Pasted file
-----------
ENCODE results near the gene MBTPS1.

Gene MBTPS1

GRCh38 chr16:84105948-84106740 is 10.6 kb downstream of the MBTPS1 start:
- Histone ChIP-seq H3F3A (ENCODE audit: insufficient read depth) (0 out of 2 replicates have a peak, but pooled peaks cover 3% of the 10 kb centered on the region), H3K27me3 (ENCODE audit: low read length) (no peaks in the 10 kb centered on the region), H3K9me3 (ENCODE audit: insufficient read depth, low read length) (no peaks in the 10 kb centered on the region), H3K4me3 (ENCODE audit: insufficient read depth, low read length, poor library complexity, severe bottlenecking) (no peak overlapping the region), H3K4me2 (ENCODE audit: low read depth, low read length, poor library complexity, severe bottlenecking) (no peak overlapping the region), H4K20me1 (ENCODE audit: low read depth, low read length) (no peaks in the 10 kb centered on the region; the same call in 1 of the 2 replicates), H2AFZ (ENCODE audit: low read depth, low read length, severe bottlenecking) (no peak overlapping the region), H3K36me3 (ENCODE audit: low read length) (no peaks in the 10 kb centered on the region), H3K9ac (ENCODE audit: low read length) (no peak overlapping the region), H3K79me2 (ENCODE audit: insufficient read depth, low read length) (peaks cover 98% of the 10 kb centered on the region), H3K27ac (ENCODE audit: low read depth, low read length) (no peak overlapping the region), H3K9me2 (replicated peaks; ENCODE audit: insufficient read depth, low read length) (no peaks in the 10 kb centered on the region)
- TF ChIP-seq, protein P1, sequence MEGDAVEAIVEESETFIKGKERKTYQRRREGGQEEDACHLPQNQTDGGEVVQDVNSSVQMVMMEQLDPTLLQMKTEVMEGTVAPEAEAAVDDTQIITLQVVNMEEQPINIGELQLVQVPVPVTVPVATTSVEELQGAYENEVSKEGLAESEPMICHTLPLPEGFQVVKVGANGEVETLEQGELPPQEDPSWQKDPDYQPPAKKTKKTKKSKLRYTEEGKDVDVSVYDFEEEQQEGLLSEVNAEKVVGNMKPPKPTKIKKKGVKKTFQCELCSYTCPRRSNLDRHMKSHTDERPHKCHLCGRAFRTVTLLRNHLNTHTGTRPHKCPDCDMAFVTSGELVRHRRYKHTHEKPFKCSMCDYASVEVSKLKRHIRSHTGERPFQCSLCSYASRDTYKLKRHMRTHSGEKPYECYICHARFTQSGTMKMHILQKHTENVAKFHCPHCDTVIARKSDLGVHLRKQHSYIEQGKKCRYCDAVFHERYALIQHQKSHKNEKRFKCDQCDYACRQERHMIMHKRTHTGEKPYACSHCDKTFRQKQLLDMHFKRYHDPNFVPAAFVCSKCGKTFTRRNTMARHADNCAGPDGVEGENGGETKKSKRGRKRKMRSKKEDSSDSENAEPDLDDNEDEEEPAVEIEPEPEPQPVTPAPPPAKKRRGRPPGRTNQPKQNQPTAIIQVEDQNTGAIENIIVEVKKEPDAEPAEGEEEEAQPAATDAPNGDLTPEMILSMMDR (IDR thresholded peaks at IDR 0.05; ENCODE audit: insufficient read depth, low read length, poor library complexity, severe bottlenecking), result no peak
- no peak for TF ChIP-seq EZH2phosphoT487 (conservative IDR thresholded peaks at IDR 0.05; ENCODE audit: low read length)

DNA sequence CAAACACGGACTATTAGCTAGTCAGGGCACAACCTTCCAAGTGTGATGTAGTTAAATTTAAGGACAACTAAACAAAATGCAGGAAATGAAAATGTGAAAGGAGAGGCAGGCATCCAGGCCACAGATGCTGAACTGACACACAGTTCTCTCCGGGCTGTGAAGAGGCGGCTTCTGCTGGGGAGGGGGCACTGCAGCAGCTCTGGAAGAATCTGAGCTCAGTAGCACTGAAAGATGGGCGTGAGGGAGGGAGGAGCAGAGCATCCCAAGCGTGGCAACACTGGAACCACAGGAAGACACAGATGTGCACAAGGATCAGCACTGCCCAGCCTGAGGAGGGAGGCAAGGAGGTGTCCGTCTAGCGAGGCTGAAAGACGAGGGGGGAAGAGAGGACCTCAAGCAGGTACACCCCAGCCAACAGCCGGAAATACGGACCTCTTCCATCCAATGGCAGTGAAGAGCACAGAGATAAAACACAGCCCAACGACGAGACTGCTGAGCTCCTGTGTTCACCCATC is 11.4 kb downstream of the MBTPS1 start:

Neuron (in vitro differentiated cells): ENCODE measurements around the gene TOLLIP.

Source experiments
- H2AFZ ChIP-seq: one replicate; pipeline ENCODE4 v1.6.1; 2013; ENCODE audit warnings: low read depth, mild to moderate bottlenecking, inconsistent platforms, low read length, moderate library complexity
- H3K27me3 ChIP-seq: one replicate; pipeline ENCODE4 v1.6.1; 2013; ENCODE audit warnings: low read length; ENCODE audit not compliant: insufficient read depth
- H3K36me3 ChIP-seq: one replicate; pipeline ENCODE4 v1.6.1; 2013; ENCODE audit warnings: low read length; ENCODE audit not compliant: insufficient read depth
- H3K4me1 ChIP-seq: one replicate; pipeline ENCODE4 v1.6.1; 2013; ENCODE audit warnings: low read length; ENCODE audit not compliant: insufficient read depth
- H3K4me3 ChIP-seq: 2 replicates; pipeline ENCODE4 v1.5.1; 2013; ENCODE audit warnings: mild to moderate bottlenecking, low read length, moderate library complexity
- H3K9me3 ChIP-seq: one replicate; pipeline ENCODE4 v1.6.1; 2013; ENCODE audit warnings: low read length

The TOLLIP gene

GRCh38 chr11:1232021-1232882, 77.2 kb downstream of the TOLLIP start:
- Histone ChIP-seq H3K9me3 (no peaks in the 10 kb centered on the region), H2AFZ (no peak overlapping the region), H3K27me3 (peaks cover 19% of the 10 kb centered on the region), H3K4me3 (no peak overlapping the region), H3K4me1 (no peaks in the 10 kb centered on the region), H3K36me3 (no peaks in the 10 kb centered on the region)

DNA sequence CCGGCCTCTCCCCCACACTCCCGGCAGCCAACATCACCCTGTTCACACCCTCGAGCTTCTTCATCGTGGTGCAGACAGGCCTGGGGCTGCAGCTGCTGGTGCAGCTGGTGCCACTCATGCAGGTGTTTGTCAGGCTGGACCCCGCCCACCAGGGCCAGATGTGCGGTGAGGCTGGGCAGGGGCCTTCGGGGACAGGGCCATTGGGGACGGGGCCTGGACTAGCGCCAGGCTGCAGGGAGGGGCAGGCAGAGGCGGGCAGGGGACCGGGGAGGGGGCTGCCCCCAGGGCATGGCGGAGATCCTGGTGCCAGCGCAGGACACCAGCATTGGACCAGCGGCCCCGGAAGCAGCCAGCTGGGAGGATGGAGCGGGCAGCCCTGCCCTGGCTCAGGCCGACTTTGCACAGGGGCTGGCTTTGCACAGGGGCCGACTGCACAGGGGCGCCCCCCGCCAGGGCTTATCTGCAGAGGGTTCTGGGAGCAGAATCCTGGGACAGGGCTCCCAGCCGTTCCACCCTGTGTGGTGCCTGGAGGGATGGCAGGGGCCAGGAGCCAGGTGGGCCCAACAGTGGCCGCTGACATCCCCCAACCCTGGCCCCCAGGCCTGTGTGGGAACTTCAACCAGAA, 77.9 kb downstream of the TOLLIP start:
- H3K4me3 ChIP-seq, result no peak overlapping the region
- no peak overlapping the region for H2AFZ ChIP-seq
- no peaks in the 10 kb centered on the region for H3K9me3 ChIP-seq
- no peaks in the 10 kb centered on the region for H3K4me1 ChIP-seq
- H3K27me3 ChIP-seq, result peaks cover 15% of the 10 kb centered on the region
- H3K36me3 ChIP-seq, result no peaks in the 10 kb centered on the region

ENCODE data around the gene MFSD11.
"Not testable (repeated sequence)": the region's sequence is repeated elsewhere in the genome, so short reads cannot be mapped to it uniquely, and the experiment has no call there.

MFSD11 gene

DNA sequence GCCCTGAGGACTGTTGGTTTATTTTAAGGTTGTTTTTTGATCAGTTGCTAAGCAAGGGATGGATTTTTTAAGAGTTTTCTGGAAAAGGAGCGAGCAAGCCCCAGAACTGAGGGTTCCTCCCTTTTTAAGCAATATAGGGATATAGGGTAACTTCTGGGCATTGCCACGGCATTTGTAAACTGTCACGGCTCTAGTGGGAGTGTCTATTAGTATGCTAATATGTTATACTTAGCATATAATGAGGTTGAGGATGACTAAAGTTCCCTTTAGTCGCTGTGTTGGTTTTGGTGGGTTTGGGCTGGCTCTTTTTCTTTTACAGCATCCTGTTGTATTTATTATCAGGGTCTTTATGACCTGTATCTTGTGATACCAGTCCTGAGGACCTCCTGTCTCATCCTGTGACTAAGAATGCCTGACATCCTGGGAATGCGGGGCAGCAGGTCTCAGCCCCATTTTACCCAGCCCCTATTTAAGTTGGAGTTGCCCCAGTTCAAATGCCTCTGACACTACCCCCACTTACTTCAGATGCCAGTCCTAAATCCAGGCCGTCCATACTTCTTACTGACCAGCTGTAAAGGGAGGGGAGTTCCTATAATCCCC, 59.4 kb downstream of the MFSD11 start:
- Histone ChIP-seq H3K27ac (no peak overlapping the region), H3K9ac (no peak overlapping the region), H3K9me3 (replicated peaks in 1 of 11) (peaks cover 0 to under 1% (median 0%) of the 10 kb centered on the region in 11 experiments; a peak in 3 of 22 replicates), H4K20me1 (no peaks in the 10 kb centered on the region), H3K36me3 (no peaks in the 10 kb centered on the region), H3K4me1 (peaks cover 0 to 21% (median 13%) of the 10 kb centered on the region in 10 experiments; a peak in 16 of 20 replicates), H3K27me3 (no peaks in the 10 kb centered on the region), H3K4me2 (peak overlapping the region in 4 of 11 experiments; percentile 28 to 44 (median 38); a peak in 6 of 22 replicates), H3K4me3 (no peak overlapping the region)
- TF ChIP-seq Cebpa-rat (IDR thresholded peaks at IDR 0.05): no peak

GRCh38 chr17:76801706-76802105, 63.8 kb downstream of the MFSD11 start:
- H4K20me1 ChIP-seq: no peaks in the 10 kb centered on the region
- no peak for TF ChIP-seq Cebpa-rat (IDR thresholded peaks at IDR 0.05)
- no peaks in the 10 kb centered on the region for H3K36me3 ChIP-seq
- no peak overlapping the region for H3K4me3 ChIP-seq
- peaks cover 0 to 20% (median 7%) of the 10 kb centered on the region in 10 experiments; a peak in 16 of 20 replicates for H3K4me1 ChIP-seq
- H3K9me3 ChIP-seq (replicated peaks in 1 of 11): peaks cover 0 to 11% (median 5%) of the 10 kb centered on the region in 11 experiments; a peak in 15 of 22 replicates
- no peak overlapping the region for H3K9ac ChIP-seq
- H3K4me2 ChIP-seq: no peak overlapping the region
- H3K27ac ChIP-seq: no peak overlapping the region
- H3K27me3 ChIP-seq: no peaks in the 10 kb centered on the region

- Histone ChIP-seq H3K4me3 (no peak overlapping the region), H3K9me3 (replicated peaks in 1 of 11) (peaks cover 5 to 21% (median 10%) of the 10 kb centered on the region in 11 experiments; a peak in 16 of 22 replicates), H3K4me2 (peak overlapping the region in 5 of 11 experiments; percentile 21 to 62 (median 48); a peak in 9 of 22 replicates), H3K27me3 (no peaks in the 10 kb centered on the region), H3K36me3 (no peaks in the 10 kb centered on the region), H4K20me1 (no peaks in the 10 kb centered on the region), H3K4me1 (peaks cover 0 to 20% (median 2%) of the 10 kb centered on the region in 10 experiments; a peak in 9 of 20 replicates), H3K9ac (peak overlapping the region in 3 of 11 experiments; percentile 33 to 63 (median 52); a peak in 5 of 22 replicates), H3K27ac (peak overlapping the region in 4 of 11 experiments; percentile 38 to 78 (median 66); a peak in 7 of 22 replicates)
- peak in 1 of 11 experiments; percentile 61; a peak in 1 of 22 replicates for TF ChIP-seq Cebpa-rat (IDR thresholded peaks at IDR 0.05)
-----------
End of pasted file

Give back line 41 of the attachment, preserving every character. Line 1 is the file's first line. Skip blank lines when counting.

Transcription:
- H3K27ac ChIP-seq: no peak overlapping the region